What do an American, a Brit, and an Italian have in common? Ian Hooper, Craig Saunders, and Claudio Donzelli are all based in Berlin. Each one plays several instruments and together they deliver their unmistakable three-part harmonies that swell, sizzle, and soothe over a multifarious selection of tunes. In early 2010, they formed the folk rock trio that is Mighty Oaks, and a decade later they stand strong with the release of their third full-length album, “All Things Go”. It is not always easy to stand in view of the past and sift through all the emotions that got you to the moment you are in, here and now. Yet, Mighty Oaks succeed in taking the listener on a journey that is honest and necessary — one that ushers you from a hindering preoccupation with the past and an unhealthy anxiety about tomorrow to the cooling shade of today.
“All Things Go” embraces diverse sounds, from familiar folk melodies that the band is traditionally known for to an evolved pop and electronic infusion that compliments their vocals just as nicely. While listening, you don’t get the sense that the band is trying to deviate from their original style which got them noticed in the first place. Rather, you see the development of what makes them authentically who they are as a band.
The title track “All Things Go” is a nostalgic blossom of emotions that takes us through the hellos and goodbyes that define our lives and ultimately make us who we are. It reminds us of our own journey from a time when the things we had somehow became the things we lost or had to leave behind. The mastery of the lyrics does not leave the listener consumed with the past. Instead, it reassures us that we can move forward and experience the newness sailing in on the horizon.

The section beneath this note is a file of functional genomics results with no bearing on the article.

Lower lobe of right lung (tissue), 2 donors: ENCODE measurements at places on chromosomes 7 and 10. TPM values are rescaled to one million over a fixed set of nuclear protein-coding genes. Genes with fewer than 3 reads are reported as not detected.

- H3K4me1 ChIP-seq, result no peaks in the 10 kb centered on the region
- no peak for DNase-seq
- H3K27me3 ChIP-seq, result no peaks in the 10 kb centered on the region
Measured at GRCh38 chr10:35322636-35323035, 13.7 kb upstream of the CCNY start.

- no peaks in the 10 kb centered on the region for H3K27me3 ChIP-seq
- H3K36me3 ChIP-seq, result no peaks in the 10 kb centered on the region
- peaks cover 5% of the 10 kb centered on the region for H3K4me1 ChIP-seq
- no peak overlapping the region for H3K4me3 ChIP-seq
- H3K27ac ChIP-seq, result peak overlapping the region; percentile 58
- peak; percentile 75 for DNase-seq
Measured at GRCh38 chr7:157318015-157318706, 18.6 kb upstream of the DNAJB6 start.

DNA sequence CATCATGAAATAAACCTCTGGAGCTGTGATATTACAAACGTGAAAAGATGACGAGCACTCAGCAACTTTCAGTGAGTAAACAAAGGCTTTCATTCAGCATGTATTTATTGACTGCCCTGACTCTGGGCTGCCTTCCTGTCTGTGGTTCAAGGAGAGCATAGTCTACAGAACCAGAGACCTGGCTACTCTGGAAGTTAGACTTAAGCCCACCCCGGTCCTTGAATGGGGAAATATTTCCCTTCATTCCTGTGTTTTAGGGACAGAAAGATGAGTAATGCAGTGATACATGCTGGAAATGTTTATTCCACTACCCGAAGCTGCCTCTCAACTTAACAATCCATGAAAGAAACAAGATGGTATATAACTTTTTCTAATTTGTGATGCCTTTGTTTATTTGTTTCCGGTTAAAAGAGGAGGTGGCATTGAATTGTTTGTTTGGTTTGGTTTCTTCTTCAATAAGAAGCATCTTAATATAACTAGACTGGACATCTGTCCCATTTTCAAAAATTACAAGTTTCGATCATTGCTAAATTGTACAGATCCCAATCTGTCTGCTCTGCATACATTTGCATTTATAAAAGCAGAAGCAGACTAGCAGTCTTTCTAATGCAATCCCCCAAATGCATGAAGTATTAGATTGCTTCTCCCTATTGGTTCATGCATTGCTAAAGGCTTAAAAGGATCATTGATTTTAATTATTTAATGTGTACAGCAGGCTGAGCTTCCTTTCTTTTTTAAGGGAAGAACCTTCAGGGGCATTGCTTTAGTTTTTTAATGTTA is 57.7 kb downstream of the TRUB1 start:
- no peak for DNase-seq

The tug of past relationships and those that are hoped for sprout freely in “I Need You Now” and “Tell Me What You’re Thinking”. A relatable sense of longing and desperation to know what someone else thinks and feels swells up inside as lead singer Ian Hooper’s voice climbs every crescendo. Melodies settle as emotions deepen in “Lost Again” and “Aileen” where we come face to face to feeling lost and losing those we love. “Fly To You” takes us closer to the ones we hold dear while “Light The World On Fire” keeps us ready and propels us to effect change around us in any way we can.
“Kids” brings the album to full bloom and paints the vivid, poignant picture of our world today. It is not the end you envision at the beginning of the album but once there, you think, it couldn’t have ended in a more fitting way. The individuality of the earlier tracks fades as the growth we experienced now prepares us to examine and understand what exists outside of ourselves. It is as if they are willing us to continue the music through thought and action even after the guitar strings have stilled and the harmonies are heard no more.
The album is inviting and offers much more than one hears on the first listen. The writing, arrangement, and sound quality of the tracks show that the roots of Mighty Oaks run deep and are sure to take deeper hold as they continue to make music that is beautifully simplistic yet undeniably profound in its own unique way.
Written by Jae B.
Jae is a travel enthusiast and avid volunteer. She enjoys nature, museums, live music, and the chemistry of cooking. Though she was born on the lush island that brought the world Bob Marley and plenty of other reggae stars, her taste in music is exceptionally eclectic. Jae’s ultimate playlist features Aerosmith, Frank Sinatra, Sevana, Lisa Ono, Donnie McClurkin, Etta James, and Louis Armstrong.
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